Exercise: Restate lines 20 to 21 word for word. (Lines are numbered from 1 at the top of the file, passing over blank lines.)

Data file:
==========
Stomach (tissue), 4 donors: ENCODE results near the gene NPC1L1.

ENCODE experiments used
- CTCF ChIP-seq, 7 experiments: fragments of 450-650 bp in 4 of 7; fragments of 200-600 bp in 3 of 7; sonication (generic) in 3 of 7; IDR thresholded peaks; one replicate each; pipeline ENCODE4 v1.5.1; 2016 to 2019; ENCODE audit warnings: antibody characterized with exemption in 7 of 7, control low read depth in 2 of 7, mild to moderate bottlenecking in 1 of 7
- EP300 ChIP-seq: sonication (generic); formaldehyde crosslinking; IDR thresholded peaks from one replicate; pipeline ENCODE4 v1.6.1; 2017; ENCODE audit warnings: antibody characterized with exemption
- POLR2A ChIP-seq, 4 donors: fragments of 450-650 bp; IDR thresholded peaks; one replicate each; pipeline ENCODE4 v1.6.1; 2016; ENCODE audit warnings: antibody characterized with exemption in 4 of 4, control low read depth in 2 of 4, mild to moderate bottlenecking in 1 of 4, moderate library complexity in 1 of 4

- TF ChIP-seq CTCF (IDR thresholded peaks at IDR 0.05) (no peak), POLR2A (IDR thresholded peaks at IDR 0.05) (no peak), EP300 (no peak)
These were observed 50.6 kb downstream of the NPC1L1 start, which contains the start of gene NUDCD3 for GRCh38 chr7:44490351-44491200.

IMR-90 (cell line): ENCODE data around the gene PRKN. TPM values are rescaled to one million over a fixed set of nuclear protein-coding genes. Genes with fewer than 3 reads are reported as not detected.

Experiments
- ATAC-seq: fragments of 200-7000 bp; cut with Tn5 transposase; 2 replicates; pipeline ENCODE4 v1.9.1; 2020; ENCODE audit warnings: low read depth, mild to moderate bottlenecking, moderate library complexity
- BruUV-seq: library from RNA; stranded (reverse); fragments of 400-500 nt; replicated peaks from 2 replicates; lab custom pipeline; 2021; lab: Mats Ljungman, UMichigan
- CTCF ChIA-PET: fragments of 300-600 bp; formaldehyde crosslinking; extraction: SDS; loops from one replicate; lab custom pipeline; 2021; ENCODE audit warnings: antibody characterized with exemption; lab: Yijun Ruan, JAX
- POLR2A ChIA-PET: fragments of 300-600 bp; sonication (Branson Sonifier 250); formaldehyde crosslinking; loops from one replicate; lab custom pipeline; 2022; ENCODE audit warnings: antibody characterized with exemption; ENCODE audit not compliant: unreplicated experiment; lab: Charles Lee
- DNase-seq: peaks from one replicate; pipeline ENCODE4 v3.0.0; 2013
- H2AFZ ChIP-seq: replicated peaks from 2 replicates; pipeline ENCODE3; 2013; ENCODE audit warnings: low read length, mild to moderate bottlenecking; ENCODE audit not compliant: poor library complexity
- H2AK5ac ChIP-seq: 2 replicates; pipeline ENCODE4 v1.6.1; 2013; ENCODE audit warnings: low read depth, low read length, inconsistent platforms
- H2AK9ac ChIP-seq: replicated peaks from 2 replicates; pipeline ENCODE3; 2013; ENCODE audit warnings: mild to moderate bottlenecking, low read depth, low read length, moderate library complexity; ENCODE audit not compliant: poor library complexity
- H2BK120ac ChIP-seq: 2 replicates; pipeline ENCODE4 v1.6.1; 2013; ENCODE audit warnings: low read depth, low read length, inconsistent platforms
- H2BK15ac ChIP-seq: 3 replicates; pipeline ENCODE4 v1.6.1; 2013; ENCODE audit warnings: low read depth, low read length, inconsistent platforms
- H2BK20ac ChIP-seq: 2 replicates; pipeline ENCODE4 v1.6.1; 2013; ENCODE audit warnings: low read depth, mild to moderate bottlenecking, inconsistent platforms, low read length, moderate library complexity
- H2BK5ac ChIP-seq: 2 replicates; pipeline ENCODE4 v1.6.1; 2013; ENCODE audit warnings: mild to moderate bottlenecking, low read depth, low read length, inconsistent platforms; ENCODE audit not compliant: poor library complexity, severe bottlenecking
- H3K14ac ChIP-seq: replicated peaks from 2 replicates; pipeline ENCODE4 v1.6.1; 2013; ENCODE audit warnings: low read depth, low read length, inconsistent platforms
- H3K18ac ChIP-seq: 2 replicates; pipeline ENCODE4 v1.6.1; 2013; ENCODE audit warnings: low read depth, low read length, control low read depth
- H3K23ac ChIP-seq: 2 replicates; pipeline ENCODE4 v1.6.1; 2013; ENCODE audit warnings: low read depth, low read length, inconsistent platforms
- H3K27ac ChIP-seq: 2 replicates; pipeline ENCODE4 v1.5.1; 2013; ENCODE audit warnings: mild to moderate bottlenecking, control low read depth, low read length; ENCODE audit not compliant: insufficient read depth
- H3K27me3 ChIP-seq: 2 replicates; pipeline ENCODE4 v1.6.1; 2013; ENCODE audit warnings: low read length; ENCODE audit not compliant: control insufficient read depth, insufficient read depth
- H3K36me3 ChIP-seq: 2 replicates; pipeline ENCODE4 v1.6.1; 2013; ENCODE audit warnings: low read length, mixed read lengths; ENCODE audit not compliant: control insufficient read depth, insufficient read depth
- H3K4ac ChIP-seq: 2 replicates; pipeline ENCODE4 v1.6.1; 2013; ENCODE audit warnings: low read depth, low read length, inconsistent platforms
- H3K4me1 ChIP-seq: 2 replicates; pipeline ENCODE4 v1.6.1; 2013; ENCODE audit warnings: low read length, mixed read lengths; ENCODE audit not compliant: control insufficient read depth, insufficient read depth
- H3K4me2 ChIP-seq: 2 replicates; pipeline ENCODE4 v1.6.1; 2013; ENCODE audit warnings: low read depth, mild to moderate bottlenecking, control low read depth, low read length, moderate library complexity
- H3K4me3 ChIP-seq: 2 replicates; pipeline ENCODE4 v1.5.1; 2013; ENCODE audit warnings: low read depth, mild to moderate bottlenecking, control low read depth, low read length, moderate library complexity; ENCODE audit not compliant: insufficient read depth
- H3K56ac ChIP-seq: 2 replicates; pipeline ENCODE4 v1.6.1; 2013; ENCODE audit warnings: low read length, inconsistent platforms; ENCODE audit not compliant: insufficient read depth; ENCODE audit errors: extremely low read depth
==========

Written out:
- H2BK20ac ChIP-seq: 2 replicates; pipeline ENCODE4 v1.6.1; 2013; ENCODE audit warnings: low read depth, mild to moderate bottlenecking, inconsistent platforms, low read length, moderate library complexity
- H2BK5ac ChIP-seq: 2 replicates; pipeline ENCODE4 v1.6.1; 2013; ENCODE audit warnings: mild to moderate bottlenecking, low read depth, low read length, inconsistent platforms; ENCODE audit not compliant: poor library complexity, severe bottlenecking